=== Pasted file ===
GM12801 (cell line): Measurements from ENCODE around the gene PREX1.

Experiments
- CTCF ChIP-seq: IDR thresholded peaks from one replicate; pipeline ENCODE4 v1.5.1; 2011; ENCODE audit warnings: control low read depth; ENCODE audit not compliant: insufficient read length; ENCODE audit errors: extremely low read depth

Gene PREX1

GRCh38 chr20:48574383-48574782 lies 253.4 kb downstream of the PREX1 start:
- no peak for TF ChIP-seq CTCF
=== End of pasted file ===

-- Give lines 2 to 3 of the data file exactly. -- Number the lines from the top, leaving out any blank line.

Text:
Experiments
- CTCF ChIP-seq: IDR thresholded peaks from one replicate; pipeline ENCODE4 v1.5.1; 2011; ENCODE audit warnings: control low read depth; ENCODE audit not compliant: insufficient read length; ENCODE audit errors: extremely low read depth